The test involves examining bladder tumors that had been removed during initial surgery for over expression of the STAG2 gene, which Waldman earlier identified as key to development of potentially deadly bladder tumors.
Checking for STAG2 is a “very simple and very robust” procedure for pathologists who routinely examine excised tumors, Waldman says. His studies have described how to run this test.
Using the test could, in some cases, spare patients constant surveillance and, in others, support forgoing aggressive treatment that can produce significant side effects, the researchers say.
So Waldman and his colleagues have worked on a diagnostic test for years. This study summed up several of those clinical studies, concluding that using the test “offers additional two-fold predictive discrimination,” Waldman says.
“We are closer to our goal of lowering the risk of both aggressive bladder cancer and over-surveillance and treatment side effects in bladder cancer patients,” he says. “In principle, it might be possible to reduce the frequency of post-resection surveillance and therapy in patients whose cancer is STAG2-negative, and, conversely, treat patients and keep up high frequency surveillance in patients who have positive test results.”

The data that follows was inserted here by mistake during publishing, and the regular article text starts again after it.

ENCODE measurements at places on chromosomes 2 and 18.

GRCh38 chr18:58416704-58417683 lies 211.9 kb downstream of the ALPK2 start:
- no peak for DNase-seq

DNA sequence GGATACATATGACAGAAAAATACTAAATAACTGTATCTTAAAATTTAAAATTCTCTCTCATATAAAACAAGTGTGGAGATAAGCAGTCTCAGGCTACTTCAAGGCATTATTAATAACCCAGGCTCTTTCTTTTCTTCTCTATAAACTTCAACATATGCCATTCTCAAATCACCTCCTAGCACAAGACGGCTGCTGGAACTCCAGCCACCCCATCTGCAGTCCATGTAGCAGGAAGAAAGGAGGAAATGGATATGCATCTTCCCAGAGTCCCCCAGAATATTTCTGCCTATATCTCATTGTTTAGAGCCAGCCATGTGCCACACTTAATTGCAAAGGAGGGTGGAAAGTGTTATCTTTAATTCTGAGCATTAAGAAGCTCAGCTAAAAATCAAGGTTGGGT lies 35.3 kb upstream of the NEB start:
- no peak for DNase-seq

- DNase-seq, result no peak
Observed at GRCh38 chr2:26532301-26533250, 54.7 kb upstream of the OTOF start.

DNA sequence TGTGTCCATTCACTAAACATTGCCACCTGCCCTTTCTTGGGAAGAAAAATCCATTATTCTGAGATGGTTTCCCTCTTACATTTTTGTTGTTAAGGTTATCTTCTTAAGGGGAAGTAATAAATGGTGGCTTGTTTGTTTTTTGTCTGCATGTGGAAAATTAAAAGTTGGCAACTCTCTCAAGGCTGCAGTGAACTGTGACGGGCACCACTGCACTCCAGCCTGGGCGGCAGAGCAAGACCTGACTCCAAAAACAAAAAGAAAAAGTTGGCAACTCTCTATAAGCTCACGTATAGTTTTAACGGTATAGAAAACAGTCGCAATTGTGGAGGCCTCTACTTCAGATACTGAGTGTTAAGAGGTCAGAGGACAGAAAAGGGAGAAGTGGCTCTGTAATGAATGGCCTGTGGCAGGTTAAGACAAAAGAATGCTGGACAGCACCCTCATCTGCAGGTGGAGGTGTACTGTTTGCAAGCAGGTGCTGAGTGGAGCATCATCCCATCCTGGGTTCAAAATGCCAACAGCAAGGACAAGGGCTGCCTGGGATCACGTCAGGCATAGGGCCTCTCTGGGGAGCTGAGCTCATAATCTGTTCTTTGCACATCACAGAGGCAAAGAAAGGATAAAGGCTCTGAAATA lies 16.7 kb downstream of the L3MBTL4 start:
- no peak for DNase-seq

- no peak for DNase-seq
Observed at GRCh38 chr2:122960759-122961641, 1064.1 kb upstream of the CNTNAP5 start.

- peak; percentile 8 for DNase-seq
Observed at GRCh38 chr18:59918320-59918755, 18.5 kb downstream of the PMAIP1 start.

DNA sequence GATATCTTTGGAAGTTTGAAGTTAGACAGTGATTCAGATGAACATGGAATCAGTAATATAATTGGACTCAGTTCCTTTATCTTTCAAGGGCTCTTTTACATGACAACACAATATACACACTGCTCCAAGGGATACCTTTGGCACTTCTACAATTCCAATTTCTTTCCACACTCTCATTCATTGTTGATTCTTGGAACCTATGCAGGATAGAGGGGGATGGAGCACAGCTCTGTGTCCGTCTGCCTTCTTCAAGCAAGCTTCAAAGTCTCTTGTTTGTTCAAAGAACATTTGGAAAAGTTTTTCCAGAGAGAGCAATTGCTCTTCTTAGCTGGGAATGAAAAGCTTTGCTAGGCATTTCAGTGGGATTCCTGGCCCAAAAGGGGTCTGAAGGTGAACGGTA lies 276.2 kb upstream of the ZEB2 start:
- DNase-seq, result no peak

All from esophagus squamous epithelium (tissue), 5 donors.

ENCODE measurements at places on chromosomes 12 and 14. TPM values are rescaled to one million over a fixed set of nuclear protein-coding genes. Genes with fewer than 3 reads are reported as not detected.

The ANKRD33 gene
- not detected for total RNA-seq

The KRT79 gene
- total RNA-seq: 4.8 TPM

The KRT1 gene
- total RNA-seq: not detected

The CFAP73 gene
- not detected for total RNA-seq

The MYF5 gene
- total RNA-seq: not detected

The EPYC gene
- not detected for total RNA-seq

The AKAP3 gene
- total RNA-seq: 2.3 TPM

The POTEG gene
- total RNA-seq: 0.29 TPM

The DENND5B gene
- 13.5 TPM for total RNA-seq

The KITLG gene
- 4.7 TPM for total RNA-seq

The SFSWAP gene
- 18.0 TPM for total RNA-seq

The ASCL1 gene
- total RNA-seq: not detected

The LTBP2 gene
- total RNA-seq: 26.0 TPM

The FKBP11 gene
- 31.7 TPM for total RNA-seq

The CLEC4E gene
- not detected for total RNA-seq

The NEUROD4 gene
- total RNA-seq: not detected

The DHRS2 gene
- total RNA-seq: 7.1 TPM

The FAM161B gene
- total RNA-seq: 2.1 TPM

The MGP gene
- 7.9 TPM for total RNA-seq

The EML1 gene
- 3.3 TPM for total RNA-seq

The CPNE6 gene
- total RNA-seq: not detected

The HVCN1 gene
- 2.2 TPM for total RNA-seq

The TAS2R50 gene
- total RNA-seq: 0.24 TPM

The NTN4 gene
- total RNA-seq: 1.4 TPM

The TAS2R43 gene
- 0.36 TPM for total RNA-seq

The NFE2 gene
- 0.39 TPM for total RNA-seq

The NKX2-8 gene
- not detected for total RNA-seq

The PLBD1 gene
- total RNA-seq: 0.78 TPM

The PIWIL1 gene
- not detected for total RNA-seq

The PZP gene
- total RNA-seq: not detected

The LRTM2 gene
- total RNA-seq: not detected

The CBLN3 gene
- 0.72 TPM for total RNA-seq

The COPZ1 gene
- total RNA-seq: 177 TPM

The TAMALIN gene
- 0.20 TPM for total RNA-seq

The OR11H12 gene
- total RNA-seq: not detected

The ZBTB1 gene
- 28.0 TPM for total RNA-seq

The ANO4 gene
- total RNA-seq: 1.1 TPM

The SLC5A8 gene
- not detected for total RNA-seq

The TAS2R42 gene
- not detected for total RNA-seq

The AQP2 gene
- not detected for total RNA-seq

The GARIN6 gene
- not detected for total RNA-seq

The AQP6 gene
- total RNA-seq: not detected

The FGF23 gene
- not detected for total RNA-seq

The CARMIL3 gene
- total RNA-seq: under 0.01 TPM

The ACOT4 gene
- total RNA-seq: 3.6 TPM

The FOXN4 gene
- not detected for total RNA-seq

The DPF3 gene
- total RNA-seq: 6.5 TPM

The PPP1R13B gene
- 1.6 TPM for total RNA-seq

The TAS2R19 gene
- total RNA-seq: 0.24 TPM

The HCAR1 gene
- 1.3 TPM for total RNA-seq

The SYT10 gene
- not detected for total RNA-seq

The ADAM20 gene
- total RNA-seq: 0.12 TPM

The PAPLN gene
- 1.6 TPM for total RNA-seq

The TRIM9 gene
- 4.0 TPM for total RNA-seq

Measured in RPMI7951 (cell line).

The study’s first author is Alana Lelo, an MD/PhD candidate at Georgetown University School of Medicine. Additional Georgetown authors include Deborah L. Berry, PhD, Brent Harris, MD, PhD, George Philips, MD, Krysta Chaldekas, and Jung-Sik Kim, PhD. Frederik Prip, Lars Dyrskjøt, PhD, Jørgen Bjerggaard Jensen, MD, are from Aarhus University Hospital, Denmark; Jeffry Simko, MD, PhD, and David Solomon, MD, PhD, are from the University of California San Francisco School of Medicine; Ciaran Mannion, MD, and Pritish Bhattacharyya, MD, are from Hackensack University Medical Center, New Jersey, and Anagha Kumar, MD, is from MedStar Health Research Institute in Washington D.C.,
The authors declare no potential conflicts of interest.
This work was supported by the National Cancer Institute grants (R01CA169345, T32CA009686, DP5OD021403), and Cancer Center Support Grant (P30CA051008) to the Histopathology and Tissue Shared Resource); the Danish Cancer Society; the National Center For Advancing Translational Sciences of the National Institutes of Health (TL1TR001431); and institutional funds from the John Theurer Cancer Center at Hackensack University Medical Center.